Joe Santoro: Why Pack fans should be happy for Armon Johnson |

Joe Santoro: Why Pack fans should be happy for Armon Johnson

For the Nevada Appeal

 Be happy for Armon Johnson.

 Don’t snicker and turn to your friends and say Johnson is making a huge mistake by leaving the Nevada Wolf Pack for the National Basketball Association draft a year early. Don’t say he should have stayed in school for his senior year. Don’t bother telling anyone who will listen that Johnson is making the wrong decision.

 It’s not your decision or mine. It’s not our life.

 It’s Armon Johnson’s life. And Johnson has earned the right to tackle the next — and biggest and most frightening — challenge in his young life.

 “I have thought long and hard about this decision,” said Johnson through a Wolf Pack athletic department statement on Friday announcing his intentions to hire an agent and enter the NBA draft in June. “The decision was made very difficult because of the great affection I have for the entire University of Nevada community.”

 That affection now should flow in both directions. Johnson deserves our support.

 Oh, sure, it would have been nice to see Johnson in a Pack uniform next winter. Just the thought of Johnson as a crafty senior running David Carter’s offense like another coach on the floor, dishing the ball to Luke Babbitt, Dario Hunt and newcomers Olek Czyz, Jerry Evans, Jordan Burris and Malik Story makes your Wolf Pack heart skip a beat.

 Next year, after all, was going to be the year when Babbitt and Johnson, the two greatest players ever to come out of northern Nevada, were finally going to lead the Pack back to the glory of the last decade.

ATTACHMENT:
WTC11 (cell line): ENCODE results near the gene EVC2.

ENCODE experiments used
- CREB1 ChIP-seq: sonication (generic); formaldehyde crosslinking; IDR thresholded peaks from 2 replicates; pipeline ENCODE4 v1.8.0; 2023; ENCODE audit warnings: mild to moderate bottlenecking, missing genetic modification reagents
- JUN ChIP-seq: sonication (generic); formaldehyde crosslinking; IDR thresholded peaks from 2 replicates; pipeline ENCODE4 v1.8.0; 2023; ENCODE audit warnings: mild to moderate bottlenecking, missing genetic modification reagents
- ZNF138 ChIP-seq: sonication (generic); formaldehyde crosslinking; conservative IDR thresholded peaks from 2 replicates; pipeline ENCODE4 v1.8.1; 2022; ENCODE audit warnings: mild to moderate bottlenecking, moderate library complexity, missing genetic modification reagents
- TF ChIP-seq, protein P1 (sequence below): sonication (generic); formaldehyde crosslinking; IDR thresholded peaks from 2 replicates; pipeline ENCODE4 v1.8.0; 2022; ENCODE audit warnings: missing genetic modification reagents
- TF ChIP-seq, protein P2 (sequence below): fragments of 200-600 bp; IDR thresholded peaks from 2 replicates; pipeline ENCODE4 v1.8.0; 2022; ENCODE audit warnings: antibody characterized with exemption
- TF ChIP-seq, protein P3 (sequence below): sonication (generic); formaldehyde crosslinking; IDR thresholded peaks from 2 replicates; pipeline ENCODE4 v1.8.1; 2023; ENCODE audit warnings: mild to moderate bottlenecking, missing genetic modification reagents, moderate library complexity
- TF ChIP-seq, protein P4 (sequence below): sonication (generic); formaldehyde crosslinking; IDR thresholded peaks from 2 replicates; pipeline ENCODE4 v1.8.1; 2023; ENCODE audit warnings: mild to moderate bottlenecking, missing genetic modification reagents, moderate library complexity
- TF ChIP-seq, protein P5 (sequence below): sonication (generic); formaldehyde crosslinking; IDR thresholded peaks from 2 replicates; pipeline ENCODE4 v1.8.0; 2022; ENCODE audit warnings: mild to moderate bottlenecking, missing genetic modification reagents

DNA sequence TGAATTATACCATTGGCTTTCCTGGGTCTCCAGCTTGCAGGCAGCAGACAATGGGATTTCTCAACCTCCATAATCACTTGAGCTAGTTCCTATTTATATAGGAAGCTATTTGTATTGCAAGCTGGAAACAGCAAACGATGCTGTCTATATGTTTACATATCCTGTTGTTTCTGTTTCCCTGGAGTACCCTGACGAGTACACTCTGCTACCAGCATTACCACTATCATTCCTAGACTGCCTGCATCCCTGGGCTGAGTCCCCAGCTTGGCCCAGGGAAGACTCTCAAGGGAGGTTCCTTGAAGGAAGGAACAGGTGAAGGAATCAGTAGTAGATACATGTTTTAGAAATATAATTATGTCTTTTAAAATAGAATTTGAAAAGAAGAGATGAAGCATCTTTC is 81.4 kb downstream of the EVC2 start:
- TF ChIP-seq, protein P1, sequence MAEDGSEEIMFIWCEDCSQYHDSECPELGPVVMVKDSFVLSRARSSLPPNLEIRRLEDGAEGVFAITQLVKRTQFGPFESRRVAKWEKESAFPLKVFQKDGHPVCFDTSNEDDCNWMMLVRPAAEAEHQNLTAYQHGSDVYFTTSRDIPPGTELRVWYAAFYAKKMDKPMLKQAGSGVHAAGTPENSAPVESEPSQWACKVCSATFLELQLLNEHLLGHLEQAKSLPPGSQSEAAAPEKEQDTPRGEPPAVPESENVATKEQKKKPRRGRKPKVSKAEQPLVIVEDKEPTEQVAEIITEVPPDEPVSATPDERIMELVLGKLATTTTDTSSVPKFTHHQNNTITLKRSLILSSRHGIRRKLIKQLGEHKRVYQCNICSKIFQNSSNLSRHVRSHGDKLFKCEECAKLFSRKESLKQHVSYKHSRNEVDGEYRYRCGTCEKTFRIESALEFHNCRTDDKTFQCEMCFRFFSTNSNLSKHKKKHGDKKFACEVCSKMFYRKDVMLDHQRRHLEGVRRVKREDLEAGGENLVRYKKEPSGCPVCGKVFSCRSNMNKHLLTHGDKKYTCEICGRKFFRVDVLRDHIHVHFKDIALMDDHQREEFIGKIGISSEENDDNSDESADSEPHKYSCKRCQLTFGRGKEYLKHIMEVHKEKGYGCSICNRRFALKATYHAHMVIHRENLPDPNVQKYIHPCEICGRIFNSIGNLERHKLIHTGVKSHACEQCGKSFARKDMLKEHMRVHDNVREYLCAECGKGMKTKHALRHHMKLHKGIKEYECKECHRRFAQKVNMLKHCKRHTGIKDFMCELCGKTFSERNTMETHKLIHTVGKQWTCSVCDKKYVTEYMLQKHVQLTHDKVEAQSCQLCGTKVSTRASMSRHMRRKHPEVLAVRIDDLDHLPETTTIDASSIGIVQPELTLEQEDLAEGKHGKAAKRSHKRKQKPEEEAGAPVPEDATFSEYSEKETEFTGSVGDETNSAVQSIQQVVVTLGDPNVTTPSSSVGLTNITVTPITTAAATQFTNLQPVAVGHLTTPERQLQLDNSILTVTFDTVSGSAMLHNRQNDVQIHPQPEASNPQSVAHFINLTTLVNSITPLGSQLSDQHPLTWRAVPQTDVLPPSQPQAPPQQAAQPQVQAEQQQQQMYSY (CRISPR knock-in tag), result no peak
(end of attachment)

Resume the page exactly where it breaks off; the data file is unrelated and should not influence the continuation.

And now, suddenly, those dreams will never be realized.

 It’s OK as a Wolf Pack supporter to feel a little betrayed on some level. You, after all, will always be true to the Silver & Blue and you just expect the same out of your heroes, at least until their eligibility runs out.

 So, yes, it’s natural to take verbal jabs at Johnson now. Go ahead. Get it out of your system. Fill the chat rooms and Tweet it till you can’t Tweet no more. He won’t make it in the NBA, right? He’s destined to play in Europe or the D-League. The NBA will eat him alive.

 Feel better? Well, have you forgotten that those same things were said about Ramon Sessions and JaVale McGee a few years back?

 Sessions, a backup point guard with the Minnesota Timberwolves, is now in his third year in the NBA. He’s averaged 9.9 points and 4.7 assists a game throughout his career. He made it.

 McGee, who turned out to be a NBA lottery pick after his sophomore year with the Pack in 2008, is in his second year with the Washington Wizards. Earlier this week he had 25 points, 15 rebounds and three blocks against the Golden State Warriors. He’s ready to explode as a NBA force.